Fail fast—and recover quickly. That oft-cited catchphrase is behind some of the greatest learning experiences I’ve had in both my business and personal life.
Although failure can be a disconcerting topic for many, a “fail fast and recover quickly” philosophy equates success to the lessons learned, the ideas tried and tested and the confidence gained through the entire process.
The primary principle of this philosophy is simple: Know when to let something go. As Integrate CEO Jeremy Bloom has pointed out, studying your failures is an important skill to master in order to reach your full potential and to help your employees do the same.
The setbacks you experience as a professional, as a team and as a company can come in many forms. From my time as an executive at Black & Decker, to my current role with Nautilus, Inc., activating the fail-fast-and-recover strategy has been pivotal for me and produced transformational results.
Here are three key components of a fail-fast-and-recover philosophy—for both your employees and yourself—that will help you build a successful foundation and vibrant culture within your company:
1. Know when to move on.
This phrase describes the ability to let something go before you’ve invested an overabundance of time, energy and resources. The key is to reflect on how you can push yourself and team members to maintain a continued focus on what the company or organization can do better.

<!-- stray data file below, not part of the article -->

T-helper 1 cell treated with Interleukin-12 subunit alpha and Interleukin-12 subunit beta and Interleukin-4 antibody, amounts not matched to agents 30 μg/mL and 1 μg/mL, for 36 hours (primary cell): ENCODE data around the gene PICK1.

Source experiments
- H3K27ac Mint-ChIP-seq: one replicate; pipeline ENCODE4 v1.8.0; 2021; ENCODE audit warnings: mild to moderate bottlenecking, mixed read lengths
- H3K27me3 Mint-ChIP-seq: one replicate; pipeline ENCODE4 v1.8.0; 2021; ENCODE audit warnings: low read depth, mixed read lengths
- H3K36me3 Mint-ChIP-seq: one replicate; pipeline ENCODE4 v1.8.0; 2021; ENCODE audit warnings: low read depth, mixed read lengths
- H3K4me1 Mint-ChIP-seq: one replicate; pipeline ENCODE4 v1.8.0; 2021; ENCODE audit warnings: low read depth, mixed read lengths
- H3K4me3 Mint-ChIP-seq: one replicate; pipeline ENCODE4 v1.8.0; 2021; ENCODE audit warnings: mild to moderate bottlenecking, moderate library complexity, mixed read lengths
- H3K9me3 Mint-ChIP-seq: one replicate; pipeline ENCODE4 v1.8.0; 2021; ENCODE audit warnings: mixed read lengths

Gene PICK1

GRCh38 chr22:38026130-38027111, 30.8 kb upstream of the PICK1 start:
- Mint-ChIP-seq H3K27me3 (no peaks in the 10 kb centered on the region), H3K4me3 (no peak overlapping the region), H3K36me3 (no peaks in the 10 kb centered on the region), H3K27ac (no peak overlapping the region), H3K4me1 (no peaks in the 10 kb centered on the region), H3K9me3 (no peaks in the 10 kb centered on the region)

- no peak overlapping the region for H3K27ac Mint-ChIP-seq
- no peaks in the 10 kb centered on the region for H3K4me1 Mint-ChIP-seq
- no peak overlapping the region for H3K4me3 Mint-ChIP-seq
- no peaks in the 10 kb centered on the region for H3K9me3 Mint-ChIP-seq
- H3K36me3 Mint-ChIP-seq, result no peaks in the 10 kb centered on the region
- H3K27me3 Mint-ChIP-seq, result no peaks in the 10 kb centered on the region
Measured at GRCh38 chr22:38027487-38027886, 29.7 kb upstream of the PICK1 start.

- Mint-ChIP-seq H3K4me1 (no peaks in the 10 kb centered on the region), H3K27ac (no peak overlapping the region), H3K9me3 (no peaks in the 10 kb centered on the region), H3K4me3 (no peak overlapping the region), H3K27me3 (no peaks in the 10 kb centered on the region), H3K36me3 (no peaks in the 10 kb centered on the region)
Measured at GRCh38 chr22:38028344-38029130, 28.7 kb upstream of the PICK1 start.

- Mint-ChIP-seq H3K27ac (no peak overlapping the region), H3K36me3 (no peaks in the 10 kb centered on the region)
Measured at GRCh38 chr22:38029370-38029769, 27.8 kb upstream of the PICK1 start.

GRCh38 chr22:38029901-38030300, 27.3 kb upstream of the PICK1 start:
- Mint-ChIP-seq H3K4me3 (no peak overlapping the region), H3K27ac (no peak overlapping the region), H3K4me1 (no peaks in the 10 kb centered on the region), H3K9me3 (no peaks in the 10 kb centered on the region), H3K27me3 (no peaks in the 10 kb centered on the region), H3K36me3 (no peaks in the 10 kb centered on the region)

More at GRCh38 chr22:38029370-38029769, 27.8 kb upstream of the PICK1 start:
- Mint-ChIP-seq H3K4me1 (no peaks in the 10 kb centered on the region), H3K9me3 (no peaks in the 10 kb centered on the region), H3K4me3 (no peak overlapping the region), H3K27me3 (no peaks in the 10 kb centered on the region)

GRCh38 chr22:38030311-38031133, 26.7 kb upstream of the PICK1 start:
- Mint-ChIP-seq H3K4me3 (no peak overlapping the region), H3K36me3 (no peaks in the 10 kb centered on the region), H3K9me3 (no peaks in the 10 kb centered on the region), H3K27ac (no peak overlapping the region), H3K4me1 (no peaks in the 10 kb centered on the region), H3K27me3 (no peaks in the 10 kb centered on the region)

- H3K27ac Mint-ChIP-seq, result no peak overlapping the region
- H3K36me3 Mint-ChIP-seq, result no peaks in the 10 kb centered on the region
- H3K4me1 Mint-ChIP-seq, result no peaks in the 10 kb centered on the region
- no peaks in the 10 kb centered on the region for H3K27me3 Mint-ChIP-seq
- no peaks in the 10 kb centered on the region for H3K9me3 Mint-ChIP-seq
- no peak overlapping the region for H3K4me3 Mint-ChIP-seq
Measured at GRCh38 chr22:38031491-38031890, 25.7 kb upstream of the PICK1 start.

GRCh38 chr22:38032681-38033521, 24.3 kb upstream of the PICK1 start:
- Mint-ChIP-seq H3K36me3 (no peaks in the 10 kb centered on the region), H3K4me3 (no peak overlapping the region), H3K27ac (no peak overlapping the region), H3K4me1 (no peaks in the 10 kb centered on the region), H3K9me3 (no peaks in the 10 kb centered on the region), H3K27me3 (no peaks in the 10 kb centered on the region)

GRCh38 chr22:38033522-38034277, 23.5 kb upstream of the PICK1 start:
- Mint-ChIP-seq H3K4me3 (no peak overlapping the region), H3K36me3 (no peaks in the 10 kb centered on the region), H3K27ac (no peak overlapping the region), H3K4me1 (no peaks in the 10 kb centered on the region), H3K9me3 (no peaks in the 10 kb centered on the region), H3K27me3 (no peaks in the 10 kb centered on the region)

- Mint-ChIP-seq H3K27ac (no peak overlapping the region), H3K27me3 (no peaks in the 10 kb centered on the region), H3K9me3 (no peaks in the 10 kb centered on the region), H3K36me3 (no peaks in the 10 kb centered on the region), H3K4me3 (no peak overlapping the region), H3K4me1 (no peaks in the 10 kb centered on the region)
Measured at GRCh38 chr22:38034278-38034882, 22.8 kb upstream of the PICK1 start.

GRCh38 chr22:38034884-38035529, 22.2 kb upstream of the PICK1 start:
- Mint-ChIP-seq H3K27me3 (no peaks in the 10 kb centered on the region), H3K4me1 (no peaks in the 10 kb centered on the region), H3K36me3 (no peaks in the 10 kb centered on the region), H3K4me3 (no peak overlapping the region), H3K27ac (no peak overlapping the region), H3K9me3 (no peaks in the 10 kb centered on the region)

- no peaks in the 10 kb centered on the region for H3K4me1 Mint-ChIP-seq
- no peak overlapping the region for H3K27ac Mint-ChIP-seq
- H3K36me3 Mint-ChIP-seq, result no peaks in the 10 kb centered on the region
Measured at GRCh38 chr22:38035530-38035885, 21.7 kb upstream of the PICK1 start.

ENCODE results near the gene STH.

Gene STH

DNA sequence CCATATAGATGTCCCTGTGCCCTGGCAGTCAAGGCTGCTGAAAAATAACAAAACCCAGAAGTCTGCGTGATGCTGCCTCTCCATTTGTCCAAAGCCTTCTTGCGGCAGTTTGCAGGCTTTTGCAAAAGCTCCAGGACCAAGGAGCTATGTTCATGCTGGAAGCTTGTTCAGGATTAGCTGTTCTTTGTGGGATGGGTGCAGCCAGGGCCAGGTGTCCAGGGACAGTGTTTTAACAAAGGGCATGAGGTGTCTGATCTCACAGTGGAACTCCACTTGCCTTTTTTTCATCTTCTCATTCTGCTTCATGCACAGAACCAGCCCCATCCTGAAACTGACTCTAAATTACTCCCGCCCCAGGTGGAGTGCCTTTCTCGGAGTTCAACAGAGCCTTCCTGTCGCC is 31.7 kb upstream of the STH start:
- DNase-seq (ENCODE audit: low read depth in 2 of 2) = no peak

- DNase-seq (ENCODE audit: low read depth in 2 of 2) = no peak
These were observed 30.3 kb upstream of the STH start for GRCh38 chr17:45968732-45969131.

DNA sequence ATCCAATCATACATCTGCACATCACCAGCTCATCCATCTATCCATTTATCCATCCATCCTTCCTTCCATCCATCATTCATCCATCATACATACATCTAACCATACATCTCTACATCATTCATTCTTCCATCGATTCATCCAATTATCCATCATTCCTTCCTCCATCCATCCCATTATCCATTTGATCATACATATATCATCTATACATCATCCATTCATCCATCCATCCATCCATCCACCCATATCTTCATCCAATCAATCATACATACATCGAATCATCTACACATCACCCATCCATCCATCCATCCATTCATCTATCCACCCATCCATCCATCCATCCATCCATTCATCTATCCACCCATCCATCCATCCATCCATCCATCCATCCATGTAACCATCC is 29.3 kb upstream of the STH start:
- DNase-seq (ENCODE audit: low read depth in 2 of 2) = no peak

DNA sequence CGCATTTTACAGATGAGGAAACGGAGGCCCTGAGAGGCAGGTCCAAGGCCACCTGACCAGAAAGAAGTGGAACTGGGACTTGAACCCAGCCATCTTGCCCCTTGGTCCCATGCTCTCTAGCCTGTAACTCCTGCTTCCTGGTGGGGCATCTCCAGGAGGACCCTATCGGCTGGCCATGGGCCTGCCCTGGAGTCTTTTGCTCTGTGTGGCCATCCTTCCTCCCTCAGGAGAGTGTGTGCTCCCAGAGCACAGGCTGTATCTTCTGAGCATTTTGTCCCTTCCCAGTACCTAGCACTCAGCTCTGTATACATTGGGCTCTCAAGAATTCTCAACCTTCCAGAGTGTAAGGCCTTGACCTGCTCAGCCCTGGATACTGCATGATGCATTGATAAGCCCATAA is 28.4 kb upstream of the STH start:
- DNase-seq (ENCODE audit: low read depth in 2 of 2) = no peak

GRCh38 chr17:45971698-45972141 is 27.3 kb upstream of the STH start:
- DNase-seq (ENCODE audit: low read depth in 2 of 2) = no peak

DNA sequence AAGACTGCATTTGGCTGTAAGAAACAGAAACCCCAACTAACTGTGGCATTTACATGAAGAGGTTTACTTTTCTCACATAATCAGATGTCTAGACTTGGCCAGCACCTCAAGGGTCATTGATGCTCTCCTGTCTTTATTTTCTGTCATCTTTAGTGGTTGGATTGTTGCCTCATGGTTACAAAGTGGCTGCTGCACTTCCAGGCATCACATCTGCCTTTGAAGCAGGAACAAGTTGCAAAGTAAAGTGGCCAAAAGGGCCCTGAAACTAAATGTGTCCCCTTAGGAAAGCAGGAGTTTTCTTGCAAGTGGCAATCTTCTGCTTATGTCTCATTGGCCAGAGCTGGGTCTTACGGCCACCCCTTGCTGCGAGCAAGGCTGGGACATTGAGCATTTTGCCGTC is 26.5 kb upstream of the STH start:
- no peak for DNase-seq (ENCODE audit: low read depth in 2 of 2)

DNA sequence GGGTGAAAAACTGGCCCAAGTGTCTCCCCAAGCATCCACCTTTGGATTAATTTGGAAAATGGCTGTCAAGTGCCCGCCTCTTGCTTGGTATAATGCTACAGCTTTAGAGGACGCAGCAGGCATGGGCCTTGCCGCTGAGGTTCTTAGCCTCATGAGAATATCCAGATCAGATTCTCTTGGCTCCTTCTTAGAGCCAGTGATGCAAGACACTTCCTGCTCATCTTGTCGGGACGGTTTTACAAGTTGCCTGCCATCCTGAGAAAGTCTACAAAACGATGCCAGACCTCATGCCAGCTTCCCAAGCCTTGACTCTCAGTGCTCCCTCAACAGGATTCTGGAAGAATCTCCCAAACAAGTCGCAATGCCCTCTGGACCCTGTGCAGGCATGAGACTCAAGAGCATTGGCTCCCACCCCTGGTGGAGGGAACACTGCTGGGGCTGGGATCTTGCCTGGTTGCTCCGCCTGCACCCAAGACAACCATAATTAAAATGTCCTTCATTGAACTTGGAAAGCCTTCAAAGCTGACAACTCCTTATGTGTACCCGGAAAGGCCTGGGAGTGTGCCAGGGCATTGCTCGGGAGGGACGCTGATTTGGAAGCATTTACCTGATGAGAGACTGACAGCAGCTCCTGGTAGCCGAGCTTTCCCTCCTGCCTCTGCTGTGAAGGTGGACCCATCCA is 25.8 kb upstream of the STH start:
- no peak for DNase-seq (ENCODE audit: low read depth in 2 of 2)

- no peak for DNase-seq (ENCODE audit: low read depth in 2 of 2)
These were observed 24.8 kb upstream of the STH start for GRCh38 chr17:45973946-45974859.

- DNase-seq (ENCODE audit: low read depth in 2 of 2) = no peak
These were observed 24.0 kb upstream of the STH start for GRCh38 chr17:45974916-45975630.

Five years ago, when I was new to my role as CEO at Nautilus, the company was in a fragile place: Its stock price had plummeted and company managers were risk-averse about investing resources and capital for new products.
Because of this, our product development team members believed their hands were tied, so they focused solely on “bases-loaded, homerun” products that were sure to deliver a significant return on investment.
This was the first place where we implemented the fail-fast-and-recover philosophy: We opened the risk filter wide and focused on a rigorous process that put innovation at the center of our work. It was a time to test and change, yielding the occasional “single or double” hit, while bringing employee work to the next level.
“Persistence can change failure into extraordinary achievement.”– Marv Levy
2. Equate success to the lessons learned.
One of the biggest challenges individuals face is to take a step back from failure and see the bigger picture. For example, we make it a point to host casual gatherings where our employees are encouraged to share input on everything from our latest products to workplace issues.
This is an opportunity to discuss what is and isn't working, and what lessons we can glean as individuals, as teams and as a company. As we begin to think about failure being a learning opportunity, rather than a negative, it becomes easier to find the education component within nearly any situation.
Of course, learning as a team also means growing as a team—and in the long run, as a company. I firmly believe in an open-door policy and plenty of company-wide events. Our company's annual employee kickball league, holiday giving events and chili cook-offs help bring employees and team leaders even closer together.
Whether your team is at work or at play, the environment should be one of openness and engagement. A culture of open communication helps support a team’s ability to innovate and move on from failures with grace.